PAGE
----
Introduction to the Nematodes
These helminths are also refered to as roundworms. They have very elongated cylindrical and unsegmented bodies, covered in a tough inert cuticle, which may, depending on the species, have striations, lateral spines, terminal expansions or other modifications. Internally the cuticle is formed from an underlying hypodermis, (which may either be a syncytium or made up of cells),which has four longitudinal thickenings, the two lateral thickenings containing excretory canals. Over this is a muscular layer, lining the fluid filled pseudocoelomate body cavity (i.e.. not lined with an epithelium as in a true coelom), within which the internal organs are held. In almost all cases there are separate sexes, sexual reproduction occurring in the definitive host in parasitic species.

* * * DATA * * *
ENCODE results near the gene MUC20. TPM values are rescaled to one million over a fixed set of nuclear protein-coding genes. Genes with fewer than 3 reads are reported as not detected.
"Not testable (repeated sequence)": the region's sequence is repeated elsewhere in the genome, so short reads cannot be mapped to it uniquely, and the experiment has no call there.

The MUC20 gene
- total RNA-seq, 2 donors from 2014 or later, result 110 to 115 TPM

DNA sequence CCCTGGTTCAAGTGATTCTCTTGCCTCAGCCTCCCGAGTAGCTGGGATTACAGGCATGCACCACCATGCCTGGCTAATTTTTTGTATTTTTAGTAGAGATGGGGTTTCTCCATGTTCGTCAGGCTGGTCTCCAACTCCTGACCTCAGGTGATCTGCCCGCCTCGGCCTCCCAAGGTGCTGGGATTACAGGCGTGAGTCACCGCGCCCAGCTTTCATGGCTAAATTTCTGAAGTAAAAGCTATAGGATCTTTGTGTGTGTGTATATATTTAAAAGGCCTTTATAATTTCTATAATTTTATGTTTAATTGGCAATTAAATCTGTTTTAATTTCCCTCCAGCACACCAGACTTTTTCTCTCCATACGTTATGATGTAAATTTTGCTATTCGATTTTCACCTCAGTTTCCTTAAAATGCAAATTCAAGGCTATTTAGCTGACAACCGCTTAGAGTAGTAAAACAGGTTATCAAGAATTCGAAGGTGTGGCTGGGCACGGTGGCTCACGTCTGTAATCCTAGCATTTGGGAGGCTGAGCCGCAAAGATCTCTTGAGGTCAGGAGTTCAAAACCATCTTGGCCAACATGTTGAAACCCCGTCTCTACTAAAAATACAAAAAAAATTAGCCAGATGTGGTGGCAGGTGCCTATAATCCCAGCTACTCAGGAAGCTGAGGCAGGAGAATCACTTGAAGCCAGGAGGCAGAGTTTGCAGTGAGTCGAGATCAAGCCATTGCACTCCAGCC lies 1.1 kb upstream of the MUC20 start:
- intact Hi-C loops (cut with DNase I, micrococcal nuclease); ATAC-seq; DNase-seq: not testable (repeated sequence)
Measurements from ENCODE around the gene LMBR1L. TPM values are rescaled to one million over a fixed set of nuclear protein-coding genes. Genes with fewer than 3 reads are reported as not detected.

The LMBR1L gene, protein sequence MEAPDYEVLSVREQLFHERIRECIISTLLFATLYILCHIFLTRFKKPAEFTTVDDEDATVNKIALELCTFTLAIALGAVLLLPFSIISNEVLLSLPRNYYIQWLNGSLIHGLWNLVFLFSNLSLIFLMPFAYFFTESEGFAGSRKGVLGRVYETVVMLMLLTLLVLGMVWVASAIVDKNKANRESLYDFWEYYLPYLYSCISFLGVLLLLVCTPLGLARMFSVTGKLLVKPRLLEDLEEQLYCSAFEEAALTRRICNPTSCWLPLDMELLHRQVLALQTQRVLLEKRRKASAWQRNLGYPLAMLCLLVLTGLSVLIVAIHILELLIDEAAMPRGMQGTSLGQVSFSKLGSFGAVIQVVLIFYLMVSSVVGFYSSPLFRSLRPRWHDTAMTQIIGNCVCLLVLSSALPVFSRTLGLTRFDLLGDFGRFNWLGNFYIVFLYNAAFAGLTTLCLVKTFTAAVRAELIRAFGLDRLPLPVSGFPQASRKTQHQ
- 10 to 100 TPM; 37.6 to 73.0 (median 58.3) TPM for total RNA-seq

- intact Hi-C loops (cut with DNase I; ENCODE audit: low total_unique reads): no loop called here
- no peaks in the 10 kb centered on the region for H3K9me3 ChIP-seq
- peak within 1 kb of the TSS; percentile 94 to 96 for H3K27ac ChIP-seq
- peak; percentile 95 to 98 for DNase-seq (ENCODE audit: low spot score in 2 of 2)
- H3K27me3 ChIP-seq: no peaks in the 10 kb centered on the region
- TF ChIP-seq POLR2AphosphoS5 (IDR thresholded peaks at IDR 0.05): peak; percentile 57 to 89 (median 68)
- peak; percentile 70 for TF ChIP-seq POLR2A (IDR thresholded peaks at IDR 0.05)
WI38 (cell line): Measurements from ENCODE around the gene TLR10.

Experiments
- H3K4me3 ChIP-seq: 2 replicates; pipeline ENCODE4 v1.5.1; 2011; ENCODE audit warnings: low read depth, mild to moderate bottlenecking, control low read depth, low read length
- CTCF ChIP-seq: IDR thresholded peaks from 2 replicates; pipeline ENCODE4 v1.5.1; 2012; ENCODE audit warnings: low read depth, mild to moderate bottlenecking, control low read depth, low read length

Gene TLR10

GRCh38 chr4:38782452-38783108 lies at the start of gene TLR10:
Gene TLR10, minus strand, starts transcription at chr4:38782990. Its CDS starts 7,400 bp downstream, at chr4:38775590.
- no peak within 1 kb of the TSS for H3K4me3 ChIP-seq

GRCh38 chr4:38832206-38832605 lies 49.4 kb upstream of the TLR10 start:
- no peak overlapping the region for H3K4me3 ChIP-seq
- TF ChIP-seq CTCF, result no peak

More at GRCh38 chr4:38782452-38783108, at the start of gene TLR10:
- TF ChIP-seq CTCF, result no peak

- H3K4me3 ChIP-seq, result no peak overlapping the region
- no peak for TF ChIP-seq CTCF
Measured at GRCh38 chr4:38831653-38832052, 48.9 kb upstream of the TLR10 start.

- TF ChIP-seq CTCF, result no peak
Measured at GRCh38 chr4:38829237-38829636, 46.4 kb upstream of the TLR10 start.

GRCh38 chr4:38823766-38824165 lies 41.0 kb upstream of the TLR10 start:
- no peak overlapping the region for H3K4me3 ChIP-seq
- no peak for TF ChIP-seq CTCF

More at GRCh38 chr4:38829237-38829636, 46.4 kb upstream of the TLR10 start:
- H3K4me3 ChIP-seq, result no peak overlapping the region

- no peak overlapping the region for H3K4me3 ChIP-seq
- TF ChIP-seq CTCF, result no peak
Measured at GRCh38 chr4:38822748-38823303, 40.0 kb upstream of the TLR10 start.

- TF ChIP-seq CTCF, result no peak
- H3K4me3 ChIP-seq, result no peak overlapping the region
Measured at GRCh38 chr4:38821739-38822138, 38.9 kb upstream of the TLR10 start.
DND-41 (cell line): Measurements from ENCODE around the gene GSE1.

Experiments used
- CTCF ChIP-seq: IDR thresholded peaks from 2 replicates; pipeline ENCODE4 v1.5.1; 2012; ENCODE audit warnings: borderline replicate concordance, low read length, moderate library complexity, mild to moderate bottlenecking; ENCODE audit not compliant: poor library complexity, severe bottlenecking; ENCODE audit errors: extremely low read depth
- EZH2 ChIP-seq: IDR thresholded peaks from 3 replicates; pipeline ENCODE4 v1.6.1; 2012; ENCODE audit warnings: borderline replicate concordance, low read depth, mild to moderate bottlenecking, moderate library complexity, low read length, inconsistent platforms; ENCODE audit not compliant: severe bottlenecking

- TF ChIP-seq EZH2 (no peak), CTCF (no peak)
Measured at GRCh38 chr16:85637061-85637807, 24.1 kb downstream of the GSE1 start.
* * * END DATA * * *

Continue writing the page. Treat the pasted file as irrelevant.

Note: The classification and taxonomy of nematodes, as has been pointed out, is under continual discussion, and is thus rather confusing. For example, many older systems do not have a phylum Nematoda, the nematodes being grouped in the class Nematoda, part of a much larger grouping, the phylum Nemathelminthes, and including the Acanthocephala, (now also grouped in their own phyla).